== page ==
Berlin / Bonn. Exciting news came to a meteorologist from Bonn and a Euro-fighter pilot from Cologne - they both got word that they had been selected for an astronaut training program. Crowdfunding is being used to finance initial training.
Two women from the Rhineland are reaching for the stars: Bonn meteorologist Insa Thiele-Eich and Cologne Euro-fighter pilot Nicola Baumann are both finalists in the private initiative “The Astronauts”. In German, it is written with an “in” at the end (Astronautin) which indicates female astronauts. Both women will now enter a training program for a mission in space - one of them is supposed to be sent on a sponsored mission to the International Space Station (ISS) before the year 2020.
“For me, this is fulfillment of a childhood dream” said 32-year-old Baumann. Thiele-Eich has also been fascinated by space since childhood, as her father Gerhard Thiele recalls. “When she was around 12 or 13-years-old, she was speaking to a boy in English and she said: You’re speaking to the first woman on Mars.” The thought of going to space was always on her mind. Now it could actually come true. Her father, Gerhard Thiele is also an astronaut and took part in the “Shuttle Topography Mission” in February of 2000, in which 80 percent of the land on earth was mapped. He is currently in Xi’an, China preparing for “Space Day” at the Northwestern Polytechnical University. Reacting to the news, he said, “Of course, I am very happy.” Until now, eleven male astronauts from Germany have been sent to space, but never a woman.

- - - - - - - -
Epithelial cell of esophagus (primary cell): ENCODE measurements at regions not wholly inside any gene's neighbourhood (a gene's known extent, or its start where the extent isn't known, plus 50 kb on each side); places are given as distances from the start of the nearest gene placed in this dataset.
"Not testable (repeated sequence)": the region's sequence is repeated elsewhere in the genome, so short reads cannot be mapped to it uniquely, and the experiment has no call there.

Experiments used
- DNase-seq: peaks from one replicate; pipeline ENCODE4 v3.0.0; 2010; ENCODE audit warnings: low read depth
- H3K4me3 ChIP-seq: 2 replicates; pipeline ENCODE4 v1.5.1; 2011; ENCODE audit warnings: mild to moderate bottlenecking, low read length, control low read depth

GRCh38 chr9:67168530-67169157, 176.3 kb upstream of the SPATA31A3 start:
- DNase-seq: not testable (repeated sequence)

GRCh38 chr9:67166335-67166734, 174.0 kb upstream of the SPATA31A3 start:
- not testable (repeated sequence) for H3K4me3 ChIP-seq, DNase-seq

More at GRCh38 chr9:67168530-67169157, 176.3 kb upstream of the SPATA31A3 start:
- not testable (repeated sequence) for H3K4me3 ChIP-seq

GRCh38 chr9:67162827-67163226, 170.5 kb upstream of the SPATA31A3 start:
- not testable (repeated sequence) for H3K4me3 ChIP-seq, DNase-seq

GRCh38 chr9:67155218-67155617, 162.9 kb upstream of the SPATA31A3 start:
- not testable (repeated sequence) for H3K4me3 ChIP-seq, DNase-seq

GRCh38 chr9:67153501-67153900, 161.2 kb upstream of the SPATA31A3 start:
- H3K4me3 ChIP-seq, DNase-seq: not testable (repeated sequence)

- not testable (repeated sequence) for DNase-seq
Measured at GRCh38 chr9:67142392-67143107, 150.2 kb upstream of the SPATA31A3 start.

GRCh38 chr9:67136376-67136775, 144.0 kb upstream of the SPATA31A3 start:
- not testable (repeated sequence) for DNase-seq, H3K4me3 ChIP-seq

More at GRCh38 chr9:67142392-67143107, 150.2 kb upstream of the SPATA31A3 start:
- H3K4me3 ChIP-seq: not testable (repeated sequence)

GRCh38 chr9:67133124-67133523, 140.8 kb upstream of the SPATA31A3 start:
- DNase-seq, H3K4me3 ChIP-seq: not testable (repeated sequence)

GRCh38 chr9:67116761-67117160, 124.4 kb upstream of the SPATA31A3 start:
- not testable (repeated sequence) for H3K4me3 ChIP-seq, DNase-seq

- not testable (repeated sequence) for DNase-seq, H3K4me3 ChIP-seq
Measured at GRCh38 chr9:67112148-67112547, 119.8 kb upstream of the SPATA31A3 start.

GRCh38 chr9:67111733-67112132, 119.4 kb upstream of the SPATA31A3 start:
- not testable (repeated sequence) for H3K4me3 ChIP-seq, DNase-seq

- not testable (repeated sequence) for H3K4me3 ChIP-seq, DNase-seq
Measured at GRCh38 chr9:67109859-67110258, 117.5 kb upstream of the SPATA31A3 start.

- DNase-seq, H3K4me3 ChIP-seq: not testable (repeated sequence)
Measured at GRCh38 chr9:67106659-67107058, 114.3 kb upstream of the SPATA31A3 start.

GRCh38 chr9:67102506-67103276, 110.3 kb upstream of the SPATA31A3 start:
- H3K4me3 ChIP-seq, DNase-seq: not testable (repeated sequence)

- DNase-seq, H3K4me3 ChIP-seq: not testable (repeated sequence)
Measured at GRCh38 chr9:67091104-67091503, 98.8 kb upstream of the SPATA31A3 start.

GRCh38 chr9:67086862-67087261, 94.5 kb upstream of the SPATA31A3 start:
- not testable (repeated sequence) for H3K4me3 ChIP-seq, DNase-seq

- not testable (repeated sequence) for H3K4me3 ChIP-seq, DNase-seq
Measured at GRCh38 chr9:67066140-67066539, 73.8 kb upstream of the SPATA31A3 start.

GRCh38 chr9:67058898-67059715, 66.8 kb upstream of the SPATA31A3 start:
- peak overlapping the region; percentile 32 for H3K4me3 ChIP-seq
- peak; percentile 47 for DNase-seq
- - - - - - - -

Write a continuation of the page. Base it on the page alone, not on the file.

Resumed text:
Because the 33-year-old Thiele-Eich has grown up in a family where space was always present, she knows what’s in store in terms of preparations, says her father. He adds that it is important to have understanding and support from family.
When she thinks about the exhilarating training program, parabolic flights are the first thing that come to mind for Thiele-Eich. She has already experienced the feeling of weightlessness in such a flight. “I’m excited to do many more parabolic flights,” she said. If she would make it into space, she would want to do further work on her research in weather and weather forecasting.
Jury member and former astronaut Ulrich Walter said it is common for two astronauts to be trained for a mission in case a replacement is needed. 400 women vied for the chance to become a candidate. The initiative was started by Claudia Kessler, who specializes in the space industry and wanted to strengthen women’s role in technical careers. Airbus industry and the German Aerospace Center are amongst those supporting the project. Kessler’s initiative hopes to raise 50,000 euros through crowdfunding by the end of April to finance the first round of training. Until Wednesday, 27,000 euros had already been collected. For the complete mission costing around 50 million euro, sponsors still need to be found.